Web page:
Kagame to PSC Members: Africa Needs to Change Attitudes to Develop

For Kagame, the way Africans handle their issues is as if they have accepted to remain where they are

A delegation of the African Union Peace and Security Council (PSC) says President Paul Kagame’s championship of AU reform project has set a clear road map for what Africa should do to achieve sustainable peace and security.

Led by Mull Sebujja Katende, the PSC members met President Kagame today at village Urugwiro. The Council has been in Rwanda on a 5-day retreat, which started on Tuesday this week.

After meeting Kagame, Katende said three issues emerged during their discussions.

“He told us that the biggest problem that Africa has is attitude. So we have to work on our attitude,” Katende said.

“The second thing, he said, is implementation. We adopt decisions but we are very week at implementation. Third thing he told us is that we have to keep this (reform process) conversation going.”

“And he believes that when we continue talking about the issues affecting Africa, or how to resolve them, that conversation is positive and it will lead us to do the right things.”

President Kagame highlighted ways the Council can contribute to deal with the continent’s challenges.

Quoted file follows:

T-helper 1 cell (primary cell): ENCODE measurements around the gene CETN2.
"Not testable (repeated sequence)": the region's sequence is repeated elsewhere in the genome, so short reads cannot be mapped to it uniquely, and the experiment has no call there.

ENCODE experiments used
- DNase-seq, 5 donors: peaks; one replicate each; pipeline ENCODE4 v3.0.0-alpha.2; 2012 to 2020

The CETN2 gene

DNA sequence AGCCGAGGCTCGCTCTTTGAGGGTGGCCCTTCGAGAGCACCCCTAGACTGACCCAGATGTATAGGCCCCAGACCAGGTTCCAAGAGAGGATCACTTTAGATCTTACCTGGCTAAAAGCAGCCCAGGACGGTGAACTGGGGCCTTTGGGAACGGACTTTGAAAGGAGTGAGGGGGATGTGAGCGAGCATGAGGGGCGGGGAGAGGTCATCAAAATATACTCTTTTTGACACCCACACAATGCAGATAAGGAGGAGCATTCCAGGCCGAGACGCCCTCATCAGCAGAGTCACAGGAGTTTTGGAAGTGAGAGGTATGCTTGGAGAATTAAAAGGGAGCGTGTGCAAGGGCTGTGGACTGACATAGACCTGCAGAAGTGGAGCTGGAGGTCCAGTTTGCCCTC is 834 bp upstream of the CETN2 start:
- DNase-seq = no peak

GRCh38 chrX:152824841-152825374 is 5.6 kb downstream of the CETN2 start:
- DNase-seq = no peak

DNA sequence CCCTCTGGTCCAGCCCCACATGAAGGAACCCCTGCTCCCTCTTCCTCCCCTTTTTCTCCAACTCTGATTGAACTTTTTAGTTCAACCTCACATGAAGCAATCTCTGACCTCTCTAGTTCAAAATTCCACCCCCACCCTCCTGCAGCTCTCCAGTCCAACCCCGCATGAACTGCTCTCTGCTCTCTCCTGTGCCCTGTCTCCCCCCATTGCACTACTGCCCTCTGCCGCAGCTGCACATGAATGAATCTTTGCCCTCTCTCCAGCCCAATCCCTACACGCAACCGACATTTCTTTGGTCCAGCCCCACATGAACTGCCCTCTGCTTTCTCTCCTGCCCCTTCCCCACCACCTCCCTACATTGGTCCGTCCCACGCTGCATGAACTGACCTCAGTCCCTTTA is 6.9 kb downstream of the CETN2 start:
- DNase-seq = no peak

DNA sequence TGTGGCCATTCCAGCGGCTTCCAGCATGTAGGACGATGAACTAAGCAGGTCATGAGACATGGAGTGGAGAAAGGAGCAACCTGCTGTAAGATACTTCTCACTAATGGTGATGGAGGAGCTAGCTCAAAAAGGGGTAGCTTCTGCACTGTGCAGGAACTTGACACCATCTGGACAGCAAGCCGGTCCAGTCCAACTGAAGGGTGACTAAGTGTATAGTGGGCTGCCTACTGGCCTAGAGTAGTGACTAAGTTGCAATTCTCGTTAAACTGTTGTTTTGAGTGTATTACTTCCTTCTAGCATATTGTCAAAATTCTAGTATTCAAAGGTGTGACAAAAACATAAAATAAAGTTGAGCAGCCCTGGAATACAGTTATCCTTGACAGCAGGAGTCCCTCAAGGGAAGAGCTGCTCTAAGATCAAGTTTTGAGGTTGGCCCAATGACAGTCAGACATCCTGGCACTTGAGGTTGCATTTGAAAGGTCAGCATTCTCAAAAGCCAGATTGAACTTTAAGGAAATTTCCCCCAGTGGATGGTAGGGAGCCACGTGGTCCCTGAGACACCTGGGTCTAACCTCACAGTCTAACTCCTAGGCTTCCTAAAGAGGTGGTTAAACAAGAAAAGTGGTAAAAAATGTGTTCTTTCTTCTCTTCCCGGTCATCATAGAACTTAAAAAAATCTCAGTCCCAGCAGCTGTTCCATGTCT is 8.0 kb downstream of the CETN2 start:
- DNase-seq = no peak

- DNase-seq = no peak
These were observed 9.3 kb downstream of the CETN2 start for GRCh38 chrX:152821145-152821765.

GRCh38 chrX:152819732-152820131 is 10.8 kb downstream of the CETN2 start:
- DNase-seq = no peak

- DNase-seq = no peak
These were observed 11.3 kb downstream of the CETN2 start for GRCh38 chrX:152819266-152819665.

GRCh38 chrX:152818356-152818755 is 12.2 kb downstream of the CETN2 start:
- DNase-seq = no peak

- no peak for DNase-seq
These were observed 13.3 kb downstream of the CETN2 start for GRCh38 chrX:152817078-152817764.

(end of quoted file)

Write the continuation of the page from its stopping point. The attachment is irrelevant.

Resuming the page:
For Kagame, the way Africans handle their issues is as if they have accepted to remain where they are.

“It is like we have accepted to lag behind, that this is our place. I don’t think this is our place,” Kagame told the Council delegates.

“It is important that it becomes clear that we have nowhere else to look except ourselves,” the President added.

“Without peace and security, development does not happen.”

Katende also doubles as Uganda’s Ambassador to Ethiopia and Permanent Representative to the African Union. Under the chairmanship of Uganda, 15 members of the Peace and Security Council of the African Union will spend this month soliciting solutions to security matters in Burundi, DR Congo, Somalia, South Sudan and Mali.

In July last year, African Heads of State approved a plan to fund peacekeeping operations on the continent by raising own resources.

Rwanda maintains peacekeeping troops in different war-torn African countries including Sudan, South Sudan and Central African Republic (CAR).

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